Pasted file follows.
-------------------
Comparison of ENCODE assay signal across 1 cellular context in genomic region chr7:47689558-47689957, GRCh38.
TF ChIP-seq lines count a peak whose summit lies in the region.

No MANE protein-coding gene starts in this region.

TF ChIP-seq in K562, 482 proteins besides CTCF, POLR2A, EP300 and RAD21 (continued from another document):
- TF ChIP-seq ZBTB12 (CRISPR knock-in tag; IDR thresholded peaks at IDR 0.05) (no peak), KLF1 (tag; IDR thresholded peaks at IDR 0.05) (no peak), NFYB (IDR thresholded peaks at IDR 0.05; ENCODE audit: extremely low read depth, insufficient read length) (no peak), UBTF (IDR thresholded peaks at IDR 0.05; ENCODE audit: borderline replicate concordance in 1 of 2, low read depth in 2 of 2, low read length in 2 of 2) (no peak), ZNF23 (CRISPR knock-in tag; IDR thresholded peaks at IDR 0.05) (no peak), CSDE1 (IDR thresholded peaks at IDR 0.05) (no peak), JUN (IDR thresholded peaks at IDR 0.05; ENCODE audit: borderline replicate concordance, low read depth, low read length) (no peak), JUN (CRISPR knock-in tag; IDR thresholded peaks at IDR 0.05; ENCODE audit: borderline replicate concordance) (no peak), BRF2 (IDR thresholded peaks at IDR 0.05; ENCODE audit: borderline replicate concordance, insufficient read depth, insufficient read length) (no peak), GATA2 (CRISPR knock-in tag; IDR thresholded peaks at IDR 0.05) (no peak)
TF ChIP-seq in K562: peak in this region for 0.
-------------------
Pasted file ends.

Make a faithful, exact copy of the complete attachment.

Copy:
Comparison of ENCODE assay signal across 1 cellular context in genomic region chr7:47689558-47689957, GRCh38.
TF ChIP-seq lines count a peak whose summit lies in the region.

No MANE protein-coding gene starts in this region.

TF ChIP-seq in K562, 482 proteins besides CTCF, POLR2A, EP300 and RAD21 (continued from another document):
- TF ChIP-seq ZBTB12 (CRISPR knock-in tag; IDR thresholded peaks at IDR 0.05) (no peak), KLF1 (tag; IDR thresholded peaks at IDR 0.05) (no peak), NFYB (IDR thresholded peaks at IDR 0.05; ENCODE audit: extremely low read depth, insufficient read length) (no peak), UBTF (IDR thresholded peaks at IDR 0.05; ENCODE audit: borderline replicate concordance in 1 of 2, low read depth in 2 of 2, low read length in 2 of 2) (no peak), ZNF23 (CRISPR knock-in tag; IDR thresholded peaks at IDR 0.05) (no peak), CSDE1 (IDR thresholded peaks at IDR 0.05) (no peak), JUN (IDR thresholded peaks at IDR 0.05; ENCODE audit: borderline replicate concordance, low read depth, low read length) (no peak), JUN (CRISPR knock-in tag; IDR thresholded peaks at IDR 0.05; ENCODE audit: borderline replicate concordance) (no peak), BRF2 (IDR thresholded peaks at IDR 0.05; ENCODE audit: borderline replicate concordance, insufficient read depth, insufficient read length) (no peak), GATA2 (CRISPR knock-in tag; IDR thresholded peaks at IDR 0.05) (no peak)
TF ChIP-seq in K562: peak in this region for 0.